The requesting official must document in writing the basis for an undue burden decision and provide the documentation to the contracting officer for inclusion in the contract file. When acquiring commercial items, an undue burden determination is not required to address individual standards that cannot be met with supplies or services available in the commercial marketplace in time to meet the agency delivery requirements (see 39.203(c)(2) regarding documentation of commercial nonavailability).

The significant difficulty or expense must be substantiated with the following:

  • The products or services required to meet the agency’s needs and the estimated cost of acquiring the products or services, including all options.
  • Undue burden justification, i.e., the significant difficulty or expense the agency would incur in order to comply with a particular standard(s). If the expense is deemed prohibitive, explain the costs and how they were estimated.
  • Market research conducted and subsequent findings to locate the product or service that meet the applicable provisions.
  • Plan for providing information to persons with disabilities regardless of current noncompliant products or services.

See Section 4.3.2 of this document for more information.


11.4 General EIT Procurement Exceptions

The Access Board standards (36 CFR 1194.3) and the FAR regulations (FAR 39.204) do not apply to EIT that:

  • Is purchased in accordance with FAR Subpart 13.2 (micro-purchases) prior to October 1, 2004. However, for micro-purchases, contracting officers and other individuals are strongly encouraged to comply with the applicable accessibility standards to the maximum extent practicable (FAR 39.204 (a)).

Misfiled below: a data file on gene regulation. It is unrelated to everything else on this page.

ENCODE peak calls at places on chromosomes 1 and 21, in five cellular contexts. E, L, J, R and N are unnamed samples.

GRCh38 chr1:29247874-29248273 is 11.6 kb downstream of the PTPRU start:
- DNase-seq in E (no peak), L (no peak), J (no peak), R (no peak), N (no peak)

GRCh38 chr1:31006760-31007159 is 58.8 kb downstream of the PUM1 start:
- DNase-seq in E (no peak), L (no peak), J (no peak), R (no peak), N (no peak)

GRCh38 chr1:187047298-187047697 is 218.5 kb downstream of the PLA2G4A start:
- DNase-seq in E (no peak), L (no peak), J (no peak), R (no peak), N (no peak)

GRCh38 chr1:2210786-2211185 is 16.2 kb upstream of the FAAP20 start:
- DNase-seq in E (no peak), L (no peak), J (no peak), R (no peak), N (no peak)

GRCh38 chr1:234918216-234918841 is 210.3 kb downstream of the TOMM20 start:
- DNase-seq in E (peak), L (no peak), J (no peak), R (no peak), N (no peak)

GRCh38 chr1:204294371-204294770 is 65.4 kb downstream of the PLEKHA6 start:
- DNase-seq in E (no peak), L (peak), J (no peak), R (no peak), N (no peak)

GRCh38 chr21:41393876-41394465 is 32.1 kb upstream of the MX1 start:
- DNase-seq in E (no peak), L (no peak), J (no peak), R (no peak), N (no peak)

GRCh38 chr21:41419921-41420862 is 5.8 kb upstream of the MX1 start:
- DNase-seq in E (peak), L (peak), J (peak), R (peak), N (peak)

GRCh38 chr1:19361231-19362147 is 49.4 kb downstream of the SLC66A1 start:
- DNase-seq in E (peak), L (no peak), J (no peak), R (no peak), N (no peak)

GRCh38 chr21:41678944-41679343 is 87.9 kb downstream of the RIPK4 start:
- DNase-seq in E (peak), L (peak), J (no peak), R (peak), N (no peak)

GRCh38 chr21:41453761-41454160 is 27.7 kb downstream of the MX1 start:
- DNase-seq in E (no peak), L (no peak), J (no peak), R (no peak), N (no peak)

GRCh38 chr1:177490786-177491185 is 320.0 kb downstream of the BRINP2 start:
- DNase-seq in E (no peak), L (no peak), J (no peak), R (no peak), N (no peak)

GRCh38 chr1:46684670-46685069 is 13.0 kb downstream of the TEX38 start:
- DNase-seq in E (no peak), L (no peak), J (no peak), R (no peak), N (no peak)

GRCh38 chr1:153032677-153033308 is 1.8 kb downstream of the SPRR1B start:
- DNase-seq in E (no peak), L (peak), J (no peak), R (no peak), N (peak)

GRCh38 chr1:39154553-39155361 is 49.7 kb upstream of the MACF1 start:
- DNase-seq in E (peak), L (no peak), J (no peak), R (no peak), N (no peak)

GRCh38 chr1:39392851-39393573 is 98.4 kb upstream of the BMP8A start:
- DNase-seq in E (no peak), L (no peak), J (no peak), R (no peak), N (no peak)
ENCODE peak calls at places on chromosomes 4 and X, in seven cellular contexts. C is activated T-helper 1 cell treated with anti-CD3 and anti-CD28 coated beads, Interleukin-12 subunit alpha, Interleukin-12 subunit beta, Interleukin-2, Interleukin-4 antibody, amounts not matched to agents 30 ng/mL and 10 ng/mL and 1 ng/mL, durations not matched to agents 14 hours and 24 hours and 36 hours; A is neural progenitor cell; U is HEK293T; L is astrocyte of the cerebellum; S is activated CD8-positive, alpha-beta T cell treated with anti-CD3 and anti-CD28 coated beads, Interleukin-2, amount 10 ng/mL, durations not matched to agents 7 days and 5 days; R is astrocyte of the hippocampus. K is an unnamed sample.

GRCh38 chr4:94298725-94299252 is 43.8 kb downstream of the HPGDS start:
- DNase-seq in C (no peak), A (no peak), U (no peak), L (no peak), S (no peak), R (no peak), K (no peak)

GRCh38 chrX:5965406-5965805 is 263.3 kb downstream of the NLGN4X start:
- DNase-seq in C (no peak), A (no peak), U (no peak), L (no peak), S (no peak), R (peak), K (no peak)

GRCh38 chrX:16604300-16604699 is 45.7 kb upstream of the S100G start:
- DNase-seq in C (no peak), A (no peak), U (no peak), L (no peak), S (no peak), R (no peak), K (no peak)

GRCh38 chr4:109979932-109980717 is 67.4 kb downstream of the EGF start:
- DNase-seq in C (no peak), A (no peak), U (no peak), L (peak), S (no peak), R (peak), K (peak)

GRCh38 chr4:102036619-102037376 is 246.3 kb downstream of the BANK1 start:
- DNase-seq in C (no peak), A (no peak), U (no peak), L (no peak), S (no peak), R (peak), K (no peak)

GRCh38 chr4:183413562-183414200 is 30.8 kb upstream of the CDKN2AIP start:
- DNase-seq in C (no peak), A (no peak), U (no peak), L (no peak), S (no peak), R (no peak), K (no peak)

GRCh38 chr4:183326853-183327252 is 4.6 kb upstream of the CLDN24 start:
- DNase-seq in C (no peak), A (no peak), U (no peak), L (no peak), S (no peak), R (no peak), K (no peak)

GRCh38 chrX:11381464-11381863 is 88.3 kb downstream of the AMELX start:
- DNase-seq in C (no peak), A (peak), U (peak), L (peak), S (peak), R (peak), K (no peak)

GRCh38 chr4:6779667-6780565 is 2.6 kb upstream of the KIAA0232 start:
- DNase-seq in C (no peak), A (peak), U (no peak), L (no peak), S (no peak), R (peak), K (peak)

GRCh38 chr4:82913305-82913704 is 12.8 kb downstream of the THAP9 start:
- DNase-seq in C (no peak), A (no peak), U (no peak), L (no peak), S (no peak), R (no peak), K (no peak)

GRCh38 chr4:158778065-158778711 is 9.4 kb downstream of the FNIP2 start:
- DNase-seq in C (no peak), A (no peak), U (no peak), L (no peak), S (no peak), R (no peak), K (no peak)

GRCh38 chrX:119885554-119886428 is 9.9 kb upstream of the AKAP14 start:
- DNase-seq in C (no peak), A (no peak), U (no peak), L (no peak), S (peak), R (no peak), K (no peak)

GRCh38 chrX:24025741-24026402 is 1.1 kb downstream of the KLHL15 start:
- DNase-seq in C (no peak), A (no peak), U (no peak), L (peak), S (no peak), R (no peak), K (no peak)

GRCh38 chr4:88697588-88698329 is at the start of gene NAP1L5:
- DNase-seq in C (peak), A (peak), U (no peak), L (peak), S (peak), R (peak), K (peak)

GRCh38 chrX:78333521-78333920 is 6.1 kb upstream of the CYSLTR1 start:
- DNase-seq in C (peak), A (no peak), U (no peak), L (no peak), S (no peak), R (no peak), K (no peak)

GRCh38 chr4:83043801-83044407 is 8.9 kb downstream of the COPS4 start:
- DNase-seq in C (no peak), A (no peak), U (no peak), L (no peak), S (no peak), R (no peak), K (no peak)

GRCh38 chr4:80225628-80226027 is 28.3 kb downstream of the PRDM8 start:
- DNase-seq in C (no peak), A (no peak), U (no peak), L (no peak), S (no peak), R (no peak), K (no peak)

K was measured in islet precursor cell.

• Is for national security systems (36 CFR 1194.3 (a)).
  • Is acquired by a contractor incidental to a contract (FAR 39.204 (c) and 36 CFR 1194.3 (b)).
  • Is located in spaces frequented only by service personnel for maintenance, repair or occasional monitoring of equipment, sometimes referred to as ‘back office’ equipment (FAR 39.204 9(d) and 36 CFR 1194.3 (f)).

See Section 4.3.3 of this document for more information.

11.5 General Section 508 Exceptions

In addition to the exceptions listed in Section 11.4 above, the Access Board Final Rule (36 CFR 1194.3) lists other general exceptions that are exempt from compliance with the Section 508 statute.

  • Installation of specific accessibility-related software or the attachment of an assistive technology device at a workstation of a Federal employee who is not an individual with a disability unless compliance with Section 508 is required by 36 CFR Part 1194.
  • Purchasing or making products available at a location other than where the EIT is provided to the public, 36 CFR Part 1194.3(d).
  • Fundamental alteration in the nature of a product or its components, 36 CFR Part 1194.3(e).

See Section 4.3.4 of this document for more information.


11.6 FAR Contract Exceptions

The FAR Final Rule lists specific exceptions for contracts executed before June, 25, 2001 (Federal Register Vol. 66, Page 20,894, “Supplementary Information”). The Access Board’s EIT standards at 36 CFR Part 1194 do not apply to:

  • Taking delivery for items ordered prior to June 25, 2001.
  • Contracts awarded before June 25, 2001, including option year renewals.
  • Indefinite-quantity contracts even though requiring and ordering activities must ensure Section 508 compliance prior to placing an order or document an exception. However, indefinite quantity contracts may include noncompliant items, provided that any task or deliver order issued for noncompliant EIT meets an applicable exception or was issued on or after June 25, 2001 using the indefinite-quantity contract (FAR 39.203 (b)(2)).